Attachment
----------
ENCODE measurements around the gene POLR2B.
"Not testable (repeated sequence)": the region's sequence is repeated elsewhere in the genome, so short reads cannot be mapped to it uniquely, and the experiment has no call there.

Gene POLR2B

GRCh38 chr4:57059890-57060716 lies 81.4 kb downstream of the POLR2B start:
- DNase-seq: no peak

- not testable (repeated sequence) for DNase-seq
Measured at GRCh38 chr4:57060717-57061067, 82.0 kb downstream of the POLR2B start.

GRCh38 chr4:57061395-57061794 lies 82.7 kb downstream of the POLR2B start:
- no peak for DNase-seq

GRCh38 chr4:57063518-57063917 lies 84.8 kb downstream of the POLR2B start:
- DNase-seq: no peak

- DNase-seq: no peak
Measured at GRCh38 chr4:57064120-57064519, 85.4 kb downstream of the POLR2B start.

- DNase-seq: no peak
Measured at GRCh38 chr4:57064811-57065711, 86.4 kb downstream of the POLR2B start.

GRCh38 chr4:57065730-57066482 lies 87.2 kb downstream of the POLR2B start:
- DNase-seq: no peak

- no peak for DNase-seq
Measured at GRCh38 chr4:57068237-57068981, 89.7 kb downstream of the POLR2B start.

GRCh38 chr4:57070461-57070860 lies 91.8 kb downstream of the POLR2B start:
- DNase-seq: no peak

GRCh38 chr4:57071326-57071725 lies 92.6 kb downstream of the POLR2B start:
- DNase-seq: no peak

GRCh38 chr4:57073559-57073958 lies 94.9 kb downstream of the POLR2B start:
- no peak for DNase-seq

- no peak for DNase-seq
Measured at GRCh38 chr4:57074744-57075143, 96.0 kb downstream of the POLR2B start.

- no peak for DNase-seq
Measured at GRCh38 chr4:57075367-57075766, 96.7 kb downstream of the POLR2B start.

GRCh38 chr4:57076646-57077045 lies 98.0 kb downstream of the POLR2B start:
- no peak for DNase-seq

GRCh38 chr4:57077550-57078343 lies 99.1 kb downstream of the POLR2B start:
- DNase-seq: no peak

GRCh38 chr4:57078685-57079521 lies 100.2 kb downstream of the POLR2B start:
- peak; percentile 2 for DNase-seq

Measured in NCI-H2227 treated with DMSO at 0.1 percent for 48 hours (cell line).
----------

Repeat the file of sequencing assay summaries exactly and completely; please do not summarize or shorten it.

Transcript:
ENCODE measurements around the gene POLR2B.
"Not testable (repeated sequence)": the region's sequence is repeated elsewhere in the genome, so short reads cannot be mapped to it uniquely, and the experiment has no call there.

Gene POLR2B

GRCh38 chr4:57059890-57060716 lies 81.4 kb downstream of the POLR2B start:
- DNase-seq: no peak

- not testable (repeated sequence) for DNase-seq
Measured at GRCh38 chr4:57060717-57061067, 82.0 kb downstream of the POLR2B start.

GRCh38 chr4:57061395-57061794 lies 82.7 kb downstream of the POLR2B start:
- no peak for DNase-seq

GRCh38 chr4:57063518-57063917 lies 84.8 kb downstream of the POLR2B start:
- DNase-seq: no peak

- DNase-seq: no peak
Measured at GRCh38 chr4:57064120-57064519, 85.4 kb downstream of the POLR2B start.

- DNase-seq: no peak
Measured at GRCh38 chr4:57064811-57065711, 86.4 kb downstream of the POLR2B start.

GRCh38 chr4:57065730-57066482 lies 87.2 kb downstream of the POLR2B start:
- DNase-seq: no peak

- no peak for DNase-seq
Measured at GRCh38 chr4:57068237-57068981, 89.7 kb downstream of the POLR2B start.

GRCh38 chr4:57070461-57070860 lies 91.8 kb downstream of the POLR2B start:
- DNase-seq: no peak

GRCh38 chr4:57071326-57071725 lies 92.6 kb downstream of the POLR2B start:
- DNase-seq: no peak

GRCh38 chr4:57073559-57073958 lies 94.9 kb downstream of the POLR2B start:
- no peak for DNase-seq

- no peak for DNase-seq
Measured at GRCh38 chr4:57074744-57075143, 96.0 kb downstream of the POLR2B start.

- no peak for DNase-seq
Measured at GRCh38 chr4:57075367-57075766, 96.7 kb downstream of the POLR2B start.

GRCh38 chr4:57076646-57077045 lies 98.0 kb downstream of the POLR2B start:
- no peak for DNase-seq

GRCh38 chr4:57077550-57078343 lies 99.1 kb downstream of the POLR2B start:
- DNase-seq: no peak

GRCh38 chr4:57078685-57079521 lies 100.2 kb downstream of the POLR2B start:
- peak; percentile 2 for DNase-seq

Measured in NCI-H2227 treated with DMSO at 0.1 percent for 48 hours (cell line).